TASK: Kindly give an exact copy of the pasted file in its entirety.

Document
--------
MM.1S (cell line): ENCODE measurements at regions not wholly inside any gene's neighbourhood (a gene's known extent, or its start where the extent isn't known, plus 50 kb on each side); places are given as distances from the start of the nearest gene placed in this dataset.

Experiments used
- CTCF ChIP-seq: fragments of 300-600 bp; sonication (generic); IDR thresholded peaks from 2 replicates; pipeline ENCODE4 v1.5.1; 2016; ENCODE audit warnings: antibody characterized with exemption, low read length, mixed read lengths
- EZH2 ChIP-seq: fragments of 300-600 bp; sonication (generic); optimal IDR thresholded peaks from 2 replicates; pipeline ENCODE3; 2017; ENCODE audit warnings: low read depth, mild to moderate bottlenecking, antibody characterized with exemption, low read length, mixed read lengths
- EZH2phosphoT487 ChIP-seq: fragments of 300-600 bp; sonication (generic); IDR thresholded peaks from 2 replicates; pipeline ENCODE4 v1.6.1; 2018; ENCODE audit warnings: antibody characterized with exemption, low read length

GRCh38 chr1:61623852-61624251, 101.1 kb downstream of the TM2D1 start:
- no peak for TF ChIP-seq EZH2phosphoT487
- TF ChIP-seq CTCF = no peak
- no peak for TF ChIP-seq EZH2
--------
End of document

MM.1S (cell line): ENCODE measurements at regions not wholly inside any gene's neighbourhood (a gene's known extent, or its start where the extent isn't known, plus 50 kb on each side); places are given as distances from the start of the nearest gene placed in this dataset.

Experiments used
- CTCF ChIP-seq: fragments of 300-600 bp; sonication (generic); IDR thresholded peaks from 2 replicates; pipeline ENCODE4 v1.5.1; 2016; ENCODE audit warnings: antibody characterized with exemption, low read length, mixed read lengths
- EZH2 ChIP-seq: fragments of 300-600 bp; sonication (generic); optimal IDR thresholded peaks from 2 replicates; pipeline ENCODE3; 2017; ENCODE audit warnings: low read depth, mild to moderate bottlenecking, antibody characterized with exemption, low read length, mixed read lengths
- EZH2phosphoT487 ChIP-seq: fragments of 300-600 bp; sonication (generic); IDR thresholded peaks from 2 replicates; pipeline ENCODE4 v1.6.1; 2018; ENCODE audit warnings: antibody characterized with exemption, low read length

GRCh38 chr1:61623852-61624251, 101.1 kb downstream of the TM2D1 start:
- no peak for TF ChIP-seq EZH2phosphoT487
- TF ChIP-seq CTCF = no peak
- no peak for TF ChIP-seq EZH2